Florida’s Goliath Grouper Under Fire – Again!

Since 1990 Florida’s beloved Goliath grouper have remained a federally protected species. That may all change as the Florida Fish and Wildlife Conservation (FWC) Commission is once again considering the possibilities to open the fish for “limited harvest.” The Commission has put this topic on the agenda for a meeting May 12-13, 2021.

View the agenda for this meeting herehttps://myfwc.com/about/commission/commission-meetings/may-2021/

Goliath Grouper
A gathering Goliath Grouper during the spawning season off the coast of Jupiter Florida during the months of August and September.

In April 2018, I attended a Florida Fish and Wildlife Conservation (FWC) Commission Meeting and the issue of whether to open up Goliath Groupers to regulated fishing was in heavy discussion. During this meeting Florida State University researchers Chris Malinowski and Chris Koenig reviewed the most recent findings regarding mercury levels in Goliath grouper. Both scientists stated that extremely high mercury levels in the Goliath grouper pose a serious danger to the health of anyone eating this fish. The FWC staff were not able to counter this fact since their data was at the time inaccurate and documented mercury counts that largely relied on juvenile fish. On that basis alone, why is there a need to kill the fish if you can’t eat it!

Read about mercury levels in Goliath grouper on this site here or on Alert Diver Online here.

Thanks in large part to public outcry to the notion of any kind of harvesting of Goliath grouper, along with those who attended the meeting and were given the opportunity to make the case at the 2018 meeting, the FWC Commission voted against harvesting Goliath grouper in Florida waters.

Surveys have also been conducted that focus on the value of the Goliath grouper to positive eco-tourism for South Florida. The destination remains the one and only place in the world where divers can actually see an active spawning aggregation of giant groupers. Add to this that for a number of years now, sportfishermen have been allowed to catch and release them, an approach used for other gamefish such as tarpon, bonefish and sailfish. As such Goliaths remaining in that category is not likely going to hurt the sportfishing industry in the slightest. This is all great, but there are some negatives.

Sadly, the Goliath grouper population is not doing as well as one might think. While recovery looked encouraging for a short time for these “charismatic megafauna” after the federally mandated closure in 1990, in recent years the dive community have watched their numbers decline. The most noticeable decrease has been witnessed off of Palm Beach County’s shoreline as the number of fish showing up between six primary spawning aggregations sites has dropped by half in the last four seasons alone.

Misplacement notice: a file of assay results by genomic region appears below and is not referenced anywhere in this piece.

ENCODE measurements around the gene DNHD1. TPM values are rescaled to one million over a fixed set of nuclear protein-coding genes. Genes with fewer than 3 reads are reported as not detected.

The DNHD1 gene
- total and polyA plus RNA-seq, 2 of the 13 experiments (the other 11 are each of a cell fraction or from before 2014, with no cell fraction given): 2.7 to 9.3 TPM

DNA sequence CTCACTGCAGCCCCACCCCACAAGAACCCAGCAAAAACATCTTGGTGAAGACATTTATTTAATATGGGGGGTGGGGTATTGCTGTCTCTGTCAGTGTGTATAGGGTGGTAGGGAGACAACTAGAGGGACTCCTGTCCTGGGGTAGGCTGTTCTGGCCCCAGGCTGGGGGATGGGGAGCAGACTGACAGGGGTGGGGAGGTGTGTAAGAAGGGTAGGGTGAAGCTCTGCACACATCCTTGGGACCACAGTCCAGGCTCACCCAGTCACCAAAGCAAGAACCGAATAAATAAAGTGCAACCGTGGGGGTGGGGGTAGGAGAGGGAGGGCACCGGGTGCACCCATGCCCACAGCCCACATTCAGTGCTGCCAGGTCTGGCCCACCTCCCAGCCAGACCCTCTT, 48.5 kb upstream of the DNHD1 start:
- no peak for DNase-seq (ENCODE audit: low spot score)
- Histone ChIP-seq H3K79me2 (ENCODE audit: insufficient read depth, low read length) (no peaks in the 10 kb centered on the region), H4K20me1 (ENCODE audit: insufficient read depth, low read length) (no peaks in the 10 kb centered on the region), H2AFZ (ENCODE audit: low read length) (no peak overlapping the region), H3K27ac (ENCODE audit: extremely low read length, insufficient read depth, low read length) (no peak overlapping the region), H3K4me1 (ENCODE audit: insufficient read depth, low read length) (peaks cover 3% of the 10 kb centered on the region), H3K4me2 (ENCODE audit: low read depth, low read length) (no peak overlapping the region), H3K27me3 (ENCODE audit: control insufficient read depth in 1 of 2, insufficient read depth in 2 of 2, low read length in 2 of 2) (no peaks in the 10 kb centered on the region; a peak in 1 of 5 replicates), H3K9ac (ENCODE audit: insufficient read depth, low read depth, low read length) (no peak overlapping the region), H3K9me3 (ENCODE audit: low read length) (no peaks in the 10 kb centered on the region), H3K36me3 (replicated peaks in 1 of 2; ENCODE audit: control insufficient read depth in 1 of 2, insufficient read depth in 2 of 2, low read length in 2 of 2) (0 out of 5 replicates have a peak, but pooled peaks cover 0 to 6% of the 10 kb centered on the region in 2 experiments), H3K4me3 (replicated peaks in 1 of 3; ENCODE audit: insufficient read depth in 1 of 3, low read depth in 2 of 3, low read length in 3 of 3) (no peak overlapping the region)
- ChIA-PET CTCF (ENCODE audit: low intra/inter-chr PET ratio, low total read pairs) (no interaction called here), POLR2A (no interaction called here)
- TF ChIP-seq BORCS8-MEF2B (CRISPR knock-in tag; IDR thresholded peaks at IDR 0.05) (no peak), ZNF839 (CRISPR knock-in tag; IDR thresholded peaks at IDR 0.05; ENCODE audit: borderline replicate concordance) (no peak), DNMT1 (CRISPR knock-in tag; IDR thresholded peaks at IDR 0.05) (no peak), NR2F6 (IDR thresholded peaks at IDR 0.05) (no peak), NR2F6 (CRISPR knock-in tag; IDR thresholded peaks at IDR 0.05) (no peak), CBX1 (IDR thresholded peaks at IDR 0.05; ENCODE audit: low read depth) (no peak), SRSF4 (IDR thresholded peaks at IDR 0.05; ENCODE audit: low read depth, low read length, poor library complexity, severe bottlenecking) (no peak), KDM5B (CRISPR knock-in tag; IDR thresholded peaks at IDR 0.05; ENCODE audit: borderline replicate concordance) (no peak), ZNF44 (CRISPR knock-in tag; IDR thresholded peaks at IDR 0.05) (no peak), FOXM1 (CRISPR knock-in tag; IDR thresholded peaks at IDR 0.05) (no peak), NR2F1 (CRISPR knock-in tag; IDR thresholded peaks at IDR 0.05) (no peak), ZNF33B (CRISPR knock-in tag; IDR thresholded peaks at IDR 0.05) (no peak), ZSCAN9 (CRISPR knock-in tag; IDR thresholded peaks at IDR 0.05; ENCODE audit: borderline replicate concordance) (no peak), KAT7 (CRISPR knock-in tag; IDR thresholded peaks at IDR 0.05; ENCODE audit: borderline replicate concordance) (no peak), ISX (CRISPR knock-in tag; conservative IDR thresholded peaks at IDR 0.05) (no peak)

Such a decline can be traced to a number of influences–namely habitat degradation, bycatch and poaching, cold-water events, and in all likelihood a continued rise of mercury levels within the fish shorting its lifespan. And now, the FWC is at it again with yet another proposal for “limited harvest.”

Why the Goliath grouper should be left alone is very much on the record. Furthermore, the FWC’s tactics for conducting the May 12-13, 2021 meeting on a virtual platform (due to Covid 19 policies) is somewhat suspect. Most disturbing is that public comment will be conducted solely online, so there will not be an opportunity for face-to-face discussion with the FWC Commissioners.


We do not have a lot of time to counter this proposal. The assistance of divers and others who care about the beloved Goliath grouper, is needed. The most effective actions can include:

1) Write to the Florida Fish and Wildlife Conservation (FWC) Commission. Find individual or group messaging details here: (https://myfwc.com/about/commission/commissioners/)

2) Post on the FWC Facebook page (https://www.facebook.com/MyFWC/)

3) Comment on the FWC Twitter page (https://twitter.com/MyFWC)

4) Post and share on your own Social Media accounts and ask your friends and family to help.

Rodney Barreto who is a founding partner of Prime Strategies, LLC. (http://prime-strategies.com/portfolio-item/rodney-barretto/). This development company has recently revived a 1990 lawsuit to expand a final order allowing the company to dredge and fill a submerged section of Lake Worth Lagoon just north of the Blue Heron Bridge without requiring approvals from any Florida regulatory agency.

Read that story here: https://www.palmbeachpost.com/story/news/local/westpb/2021/03/02/florida-wildlife-chair-criticized-lagoon-development-moves/6874683002/

Once more the link to view the entire agenda this this Commission meeting: https://myfwc.com/about/commission/commission-meetings/may-2021/